The Central Epidemic Command Center (CECC) yesterday banned visits to patients or residents at healthcare and long-term care facilities in three cities until May 17. It also reported six imported cases of COVID-19 and two cases with unclear infection sources.
As the number of locally transmitted cases rises, some of whom have visited many places in Taipei, New Taipei City and Taoyuan, enhanced disease prevention measures have to be implemented in the three cities, said Minister of Health and Welfare Chen Shih-chung (陳時中), who heads the center.
“Visiting people staying at healthcare and long-term care facilities in Taipei, New Taipei City and Taoyuan is banned from today until May 17, with few exceptions allowed,” he said, adding that only one person would be allowed to accompany a hospitalized patient or a care facility resident.
Exceptions to the rule include when a patient has to undergo surgery or invasive therapy and has to be accompanied by a family member, or if the law requires a family member to sign a consent form or other documents.
Another is when the patient is in an emergency room, intensive care unit or hospice unit, and the family has to be told about their condition, or when the patient’s condition has worsened and they need medical treatment or extended hospitalization, and the hospital considers a visit necessary and approves it.
For long-term care facilities, visitors would be allowed if the resident is suffering from symptoms of serious physical and mental discomfort, such as insomnia, unstable blood pressure and irritability, and the facility cannot appease the resident, or other situations in which the facility considers a visit necessary.
People are advised to avoid unnecessary visits to healthcare and long-term care facilities, and are encouraged to call and talk to patients instead, Chen said.
If they have to pay a visit, they should wear a mask, practice good personal hygiene and follow the real-name registration and other hospital rules, he added.
The center also announced two cases of COVID-19 with unclear infection sources: a China Airlines Ltd (華航) pilot and a flight attendant.
The pilot — case No. 1,153 — is a Taiwanese in his 30s, who flew to the US and back between April 16 and April 18, and tested negative on April 21 when he ended his quarantine at home, Chen said.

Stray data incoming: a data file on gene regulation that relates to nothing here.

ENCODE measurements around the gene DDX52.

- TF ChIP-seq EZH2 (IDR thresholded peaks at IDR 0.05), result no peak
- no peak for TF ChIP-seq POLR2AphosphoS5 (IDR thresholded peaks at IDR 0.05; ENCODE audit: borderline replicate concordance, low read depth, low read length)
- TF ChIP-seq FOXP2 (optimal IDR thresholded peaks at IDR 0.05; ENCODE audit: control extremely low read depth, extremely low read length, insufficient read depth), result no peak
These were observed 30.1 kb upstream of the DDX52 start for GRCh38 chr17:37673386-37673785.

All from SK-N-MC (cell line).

The pilot was tested again on April 25 as part of an expanded testing program of all of the airline’s pilots, after several pilots had earlier tested positive, and his test results came back negative for COVID-19 and antibodies against the virus, he said.
However, on Saturday, the pilot reported having a fever, a cough and a runny nose.
Arrangements were made for him to see a doctor and undergo another COVID-19 test, which came back positive yesterday, with a relatively high viral load, Chen said.
The flight attendant — case No. 1,154 — is a Taiwanese in her 20s, who flew on a flight to the US between April 22 and April 25, and stayed at Novotel Taipei Taoyuan International Airport for quarantine after she returned, Chen said.
She tested negative on Wednesday last week and left the hotel at midnight.
However, as everyone in the hotel was cleared out on Thursday after four employees were diagnosed with COVID-19, the flight attendant was recalled and placed under centralized quarantine in the evening, he said.
On Friday, she tested negative for COVID-19 and antibodies, but on Sunday she had a mild fever, was dizzy and had stomach pains, and her latest test result came back positive yesterday, with a high viral load, he said.
The two had close contact in the early hours of Thursday, as the pilot picked up the flight attendant at the hotel, and they visited Homies Soft Bar in Taipei’s Songshan District (松山) together, Chen said, adding that further investigation is needed to verify whether the flight attendant’s infection is linked to that of the pilot.
The pilot also visited Haizen Chinese Restaurant’s (海真私房菜) Minsheng Branch (民生店) in Songshan District between 6:30pm and 8pm that day.
The center also reported six imported cases of COVID-19 — passengers arriving from Indonesia, India, Thailand and the Philippines.
Among them was a Taiwanese in his 50s who returned from Thailand on Sunday and, according to news reports on Monday, was confirmed by Thailand’s health authority to have COVID-19.
The man took a polymerase chain reaction test in Thailand, but instead of waiting for the result, presented a fake report to board the plane to Taiwan, Chen said.
He had a fever when he arrived in Taiwan, and was taken to a hospital and tested, with the result returning positive yesterday, Chen said.
The 28 passengers who were seated close to him on the same flight have been placed under home isolation, he added.
Whether the man intentionally concealed his condition is unclear, but the legal affairs division is looking into potential forgery and breaching rules on providing a negative test result before returning to Taiwan, he said.
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